Effect of Subcutaneous Casirivimab and Imdevimab Antibody Combination vs Placebo on Development of Symptomatic COVID-19 in Early Asymptomatic SARS-CoV-2 Infection: A Randomized Clinical Trial | JN Learning | AMA Ed Hub [Skip to Content]
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Effect of Subcutaneous Casirivimab and Imdevimab Antibody Combination vs Placebo on Development of Symptomatic COVID-19 in Early Asymptomatic SARS-CoV-2 InfectionA Randomized Clinical Trial

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To identify the key insights or developments described in this article
1 Credit CME
Key Points

Question  Does treatment with a subcutaneous combination of casirivimab and imdevimab prevent progression to symptomatic COVID-19 when given to recently infected, asymptomatic individuals?

Findings  In this randomized clinical trial that included 314 SARS-CoV-2 reverse transcriptase–quantitative polymerase chain reaction–positive individuals living with an infected household contact, 29.0% of asymptomatic seronegative participants treated with subcutaneous casirivimab and imdevimab, 1200 mg (600 mg of each antibody), developed symptomatic COVID-19 over 28 days vs 42.3% of those treated with placebo. This difference was statistically significant.

Meaning  Treatment with subcutaneous casirivimab and imdevimab antibody combination compared with placebo significantly reduced the incidence of symptomatic COVID-19 among recently exposed, asymptomatic individuals.

Abstract

Importance  Easy-to-administer anti–SARS-CoV-2 treatments may be used to prevent progression from asymptomatic infection to symptomatic disease and to reduce viral carriage.

Objective  To evaluate the effect of combination subcutaneous casirivimab and imdevimab on progression from early asymptomatic SARS-CoV-2 infection to symptomatic COVID-19.

Design, Setting, and Participants  Randomized, double-blind, placebo-controlled, phase 3 trial of close household contacts of a SARS-CoV-2–infected index case at 112 sites in the US, Romania, and Moldova enrolled July 13, 2020–January 28, 2021; follow-up ended March 11, 2021. Asymptomatic individuals (aged ≥12 years) were eligible if identified within 96 hours of index case positive test collection. Results from 314 individuals positive on SARS-CoV-2 reverse transcriptase–quantitative polymerase chain reaction (RT-qPCR) testing are reported.

Interventions  Individuals were randomized 1:1 to receive 1 dose of subcutaneous casirivimab and imdevimab, 1200 mg (600 mg of each; n = 158), or placebo (n = 156).

Main Outcomes and Measures  The primary end point was the proportion of seronegative participants who developed symptomatic COVID-19 during the 28-day efficacy assessment period. The key secondary efficacy end points were the number of weeks of symptomatic SARS-CoV-2 infection and the number of weeks of high viral load (>4 log10 copies/mL).

Results  Among 314 randomized participants (mean age, 41.0 years; 51.6% women), 310 (99.7%) completed the efficacy assessment period; 204 were asymptomatic and seronegative at baseline and included in the primary efficacy analysis. Subcutaneous casirivimab and imdevimab, 1200 mg, significantly prevented progression to symptomatic disease (29/100 [29.0%] vs 44/104 [42.3%] with placebo; odds ratio, 0.54 [95% CI, 0.30-0.97]; P = .04; absolute risk difference, −13.3% [95% CI, −26.3% to −0.3%]). Casirivimab and imdevimab reduced the number of symptomatic weeks per 1000 participants (895.7 weeks vs 1637.4 weeks with placebo; P = .03), an approximately 5.6-day reduction in symptom duration per symptomatic participant. Treatment with casirivimab and imdevimab also reduced the number of high viral load weeks per 1000 participants (489.8 weeks vs 811.9 weeks with placebo; P = .001). The proportion of participants receiving casirivimab and imdevimab who had 1 or more treatment-emergent adverse event was 33.5% vs 48.1% for placebo, including events related (25.8% vs 39.7%) or not related (11.0% vs 16.0%) to COVID-19.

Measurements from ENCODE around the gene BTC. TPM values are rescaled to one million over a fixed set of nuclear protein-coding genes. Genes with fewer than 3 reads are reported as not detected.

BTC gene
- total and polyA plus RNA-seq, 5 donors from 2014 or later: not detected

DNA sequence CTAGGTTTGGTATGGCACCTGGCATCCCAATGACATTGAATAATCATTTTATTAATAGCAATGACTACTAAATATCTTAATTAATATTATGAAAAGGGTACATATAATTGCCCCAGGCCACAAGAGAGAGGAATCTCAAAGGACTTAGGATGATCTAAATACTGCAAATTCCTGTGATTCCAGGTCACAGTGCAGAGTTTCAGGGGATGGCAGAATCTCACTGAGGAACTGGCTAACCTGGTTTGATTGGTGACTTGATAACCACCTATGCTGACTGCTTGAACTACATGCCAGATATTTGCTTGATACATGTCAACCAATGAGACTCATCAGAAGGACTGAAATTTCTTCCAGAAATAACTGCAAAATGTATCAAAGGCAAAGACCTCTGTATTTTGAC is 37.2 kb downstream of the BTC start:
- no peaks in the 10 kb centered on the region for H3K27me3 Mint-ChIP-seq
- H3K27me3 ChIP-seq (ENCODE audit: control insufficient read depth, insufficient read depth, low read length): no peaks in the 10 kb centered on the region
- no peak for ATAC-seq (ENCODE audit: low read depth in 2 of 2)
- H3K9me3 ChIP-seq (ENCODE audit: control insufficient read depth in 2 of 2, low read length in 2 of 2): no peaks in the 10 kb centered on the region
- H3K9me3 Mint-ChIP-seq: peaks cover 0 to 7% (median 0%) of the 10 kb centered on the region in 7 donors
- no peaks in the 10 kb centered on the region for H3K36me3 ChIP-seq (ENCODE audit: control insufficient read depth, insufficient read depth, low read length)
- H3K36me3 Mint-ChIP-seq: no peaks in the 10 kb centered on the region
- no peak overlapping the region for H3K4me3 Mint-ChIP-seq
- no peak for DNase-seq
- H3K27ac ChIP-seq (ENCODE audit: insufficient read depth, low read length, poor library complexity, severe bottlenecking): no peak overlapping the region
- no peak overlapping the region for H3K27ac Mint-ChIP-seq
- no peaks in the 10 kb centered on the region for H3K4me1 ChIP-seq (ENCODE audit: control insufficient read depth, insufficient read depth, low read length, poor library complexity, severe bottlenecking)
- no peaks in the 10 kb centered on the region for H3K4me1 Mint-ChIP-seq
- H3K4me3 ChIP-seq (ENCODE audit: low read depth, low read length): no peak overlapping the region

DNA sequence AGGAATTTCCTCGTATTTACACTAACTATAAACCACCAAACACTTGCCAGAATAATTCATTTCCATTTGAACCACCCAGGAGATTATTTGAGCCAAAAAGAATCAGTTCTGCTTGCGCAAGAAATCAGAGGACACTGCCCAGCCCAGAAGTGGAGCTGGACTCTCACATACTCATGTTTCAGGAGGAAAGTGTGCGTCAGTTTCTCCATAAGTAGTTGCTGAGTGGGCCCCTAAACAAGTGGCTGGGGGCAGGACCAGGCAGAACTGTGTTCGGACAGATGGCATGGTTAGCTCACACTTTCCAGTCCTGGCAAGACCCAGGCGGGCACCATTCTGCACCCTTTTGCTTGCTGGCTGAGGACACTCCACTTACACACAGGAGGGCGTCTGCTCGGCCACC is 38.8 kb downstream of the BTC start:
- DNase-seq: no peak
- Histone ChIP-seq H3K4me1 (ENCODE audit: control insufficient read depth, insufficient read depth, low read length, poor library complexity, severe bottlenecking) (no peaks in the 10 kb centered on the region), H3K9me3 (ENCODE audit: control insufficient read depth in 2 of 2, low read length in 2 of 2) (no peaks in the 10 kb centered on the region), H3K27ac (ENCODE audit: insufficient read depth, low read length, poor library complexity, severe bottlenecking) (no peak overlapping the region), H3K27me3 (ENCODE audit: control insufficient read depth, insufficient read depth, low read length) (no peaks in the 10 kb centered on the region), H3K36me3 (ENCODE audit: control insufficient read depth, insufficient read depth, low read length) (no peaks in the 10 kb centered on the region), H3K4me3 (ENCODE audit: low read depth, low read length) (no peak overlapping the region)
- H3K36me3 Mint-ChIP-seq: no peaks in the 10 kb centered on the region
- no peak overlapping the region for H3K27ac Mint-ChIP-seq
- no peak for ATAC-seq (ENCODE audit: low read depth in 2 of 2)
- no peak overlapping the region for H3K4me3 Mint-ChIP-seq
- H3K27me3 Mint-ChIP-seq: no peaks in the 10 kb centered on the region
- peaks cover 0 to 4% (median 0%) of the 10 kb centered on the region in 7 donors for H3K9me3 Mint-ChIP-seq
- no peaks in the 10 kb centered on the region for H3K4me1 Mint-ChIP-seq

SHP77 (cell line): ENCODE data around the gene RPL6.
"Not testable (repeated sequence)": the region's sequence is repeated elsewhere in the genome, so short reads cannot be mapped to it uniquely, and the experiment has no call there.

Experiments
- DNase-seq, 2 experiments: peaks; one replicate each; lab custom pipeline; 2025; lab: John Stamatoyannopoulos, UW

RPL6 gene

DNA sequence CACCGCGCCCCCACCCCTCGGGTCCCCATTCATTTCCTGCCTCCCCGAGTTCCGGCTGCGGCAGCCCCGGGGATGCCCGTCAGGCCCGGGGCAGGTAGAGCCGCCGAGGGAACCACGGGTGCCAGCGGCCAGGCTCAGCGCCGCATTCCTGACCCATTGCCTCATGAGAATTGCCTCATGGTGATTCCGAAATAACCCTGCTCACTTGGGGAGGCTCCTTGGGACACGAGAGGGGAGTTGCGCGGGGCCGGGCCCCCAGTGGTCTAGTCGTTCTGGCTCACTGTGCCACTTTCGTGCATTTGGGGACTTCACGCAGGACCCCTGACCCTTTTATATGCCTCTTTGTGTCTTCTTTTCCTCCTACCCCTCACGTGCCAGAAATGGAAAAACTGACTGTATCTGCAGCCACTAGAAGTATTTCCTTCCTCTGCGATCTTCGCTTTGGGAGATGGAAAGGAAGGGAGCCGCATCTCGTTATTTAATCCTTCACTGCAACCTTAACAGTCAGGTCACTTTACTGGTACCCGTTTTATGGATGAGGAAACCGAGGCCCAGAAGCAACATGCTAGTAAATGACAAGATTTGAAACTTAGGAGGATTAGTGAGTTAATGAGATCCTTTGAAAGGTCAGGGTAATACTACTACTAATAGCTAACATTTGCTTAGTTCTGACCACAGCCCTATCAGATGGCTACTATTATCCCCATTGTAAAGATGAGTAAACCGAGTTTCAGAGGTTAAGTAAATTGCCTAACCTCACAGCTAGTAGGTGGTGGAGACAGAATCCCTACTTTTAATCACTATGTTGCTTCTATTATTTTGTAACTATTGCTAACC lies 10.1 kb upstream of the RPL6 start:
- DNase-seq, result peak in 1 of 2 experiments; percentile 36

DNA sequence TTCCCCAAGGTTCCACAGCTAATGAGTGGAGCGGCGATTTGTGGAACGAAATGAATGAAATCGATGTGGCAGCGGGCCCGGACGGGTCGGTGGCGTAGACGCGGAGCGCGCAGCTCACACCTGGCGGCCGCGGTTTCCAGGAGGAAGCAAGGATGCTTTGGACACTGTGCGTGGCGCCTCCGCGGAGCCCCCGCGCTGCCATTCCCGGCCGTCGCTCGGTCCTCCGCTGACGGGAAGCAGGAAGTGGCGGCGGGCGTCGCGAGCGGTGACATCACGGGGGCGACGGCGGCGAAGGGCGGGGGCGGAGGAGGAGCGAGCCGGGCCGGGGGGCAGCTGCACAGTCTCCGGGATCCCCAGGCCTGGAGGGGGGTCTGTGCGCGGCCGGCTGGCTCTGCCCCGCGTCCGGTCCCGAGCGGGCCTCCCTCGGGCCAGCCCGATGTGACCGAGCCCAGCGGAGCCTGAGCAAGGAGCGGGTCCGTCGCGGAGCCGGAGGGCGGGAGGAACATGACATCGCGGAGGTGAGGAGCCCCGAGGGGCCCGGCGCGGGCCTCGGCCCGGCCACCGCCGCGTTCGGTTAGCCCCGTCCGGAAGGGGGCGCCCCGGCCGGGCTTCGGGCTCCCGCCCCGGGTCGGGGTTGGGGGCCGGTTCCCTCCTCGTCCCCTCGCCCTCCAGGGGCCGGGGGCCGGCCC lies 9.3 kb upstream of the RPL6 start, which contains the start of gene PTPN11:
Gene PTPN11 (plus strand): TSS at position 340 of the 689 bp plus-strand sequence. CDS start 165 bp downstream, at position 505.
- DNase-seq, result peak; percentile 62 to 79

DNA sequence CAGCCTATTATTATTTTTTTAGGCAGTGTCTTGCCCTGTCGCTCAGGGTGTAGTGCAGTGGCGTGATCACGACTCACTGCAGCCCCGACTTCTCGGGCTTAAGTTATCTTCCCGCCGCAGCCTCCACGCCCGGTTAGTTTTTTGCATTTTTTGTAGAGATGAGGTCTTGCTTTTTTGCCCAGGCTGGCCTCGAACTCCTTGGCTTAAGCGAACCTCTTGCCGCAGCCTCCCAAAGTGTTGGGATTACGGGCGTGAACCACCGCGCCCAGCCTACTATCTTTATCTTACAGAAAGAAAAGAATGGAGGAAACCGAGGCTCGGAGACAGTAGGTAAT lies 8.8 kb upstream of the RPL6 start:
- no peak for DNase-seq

Conclusions and Relevance  Among asymptomatic SARS-CoV-2 RT-qPCR–positive individuals living with an infected household contact, treatment with subcutaneous casirivimab and imdevimab antibody combination vs placebo significantly reduced the incidence of symptomatic COVID-19 over 28 days.

Trial Registration  ClinicalTrials.gov Identifier: NCT04452318

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CME Disclosure Statement: Unless noted, all individuals in control of content reported no relevant financial relationships. If applicable, all relevant financial relationships have been mitigated.

Article Information

Corresponding Author: Meagan P. O’Brien, MD, Regeneron Pharmaceuticals Inc, 777 Old Saw Mill River Rd, Tarrytown, NY 10591-6707 (meagan.obrien@regeneron.com).

Correction: This article was corrected for a misspelled collaborator name on May 24, 2022.

Accepted for Publication: December 24, 2021.

Published Online: January 14, 2022. doi:10.1001/jama.2021.24939

Author Contributions: Dr Barnabas had full access to all of the data in the study and takes responsibility for the integrity of the data and the accuracy of the data analysis.

Concept and design: O’Brien, Forleo-Neto, Sarkar, Isa, Chan, Musser, Bar, Barnabas, Barouch, Cohen, Hurt, Marovich, Brown, Heirman, Davis, Turner, Ramesh, Mahmood, Hooper, Hamilton, Kim, Purcell, Baum, Kyratsous, Geba, Stahl, Lipsich, Braunstein, Herman, Yancopoulos, Weinreich.

Acquisition, analysis, or interpretation of data: O’Brien, Forleo-Neto, Sarkar, Isa, Hou, Chan, Musser, Barnabas, Barouch, Hurt, Burwen, Marovich, Davis, Turner, Ramesh, Mahmood, Hooper, Hamilton, Purcell, Kyratsous, Krainson, Perez-Perez, Mohseni, Kowal, DiCioccio, Geba, Stahl, Braunstein, Herman, Yancopoulos, Weinreich.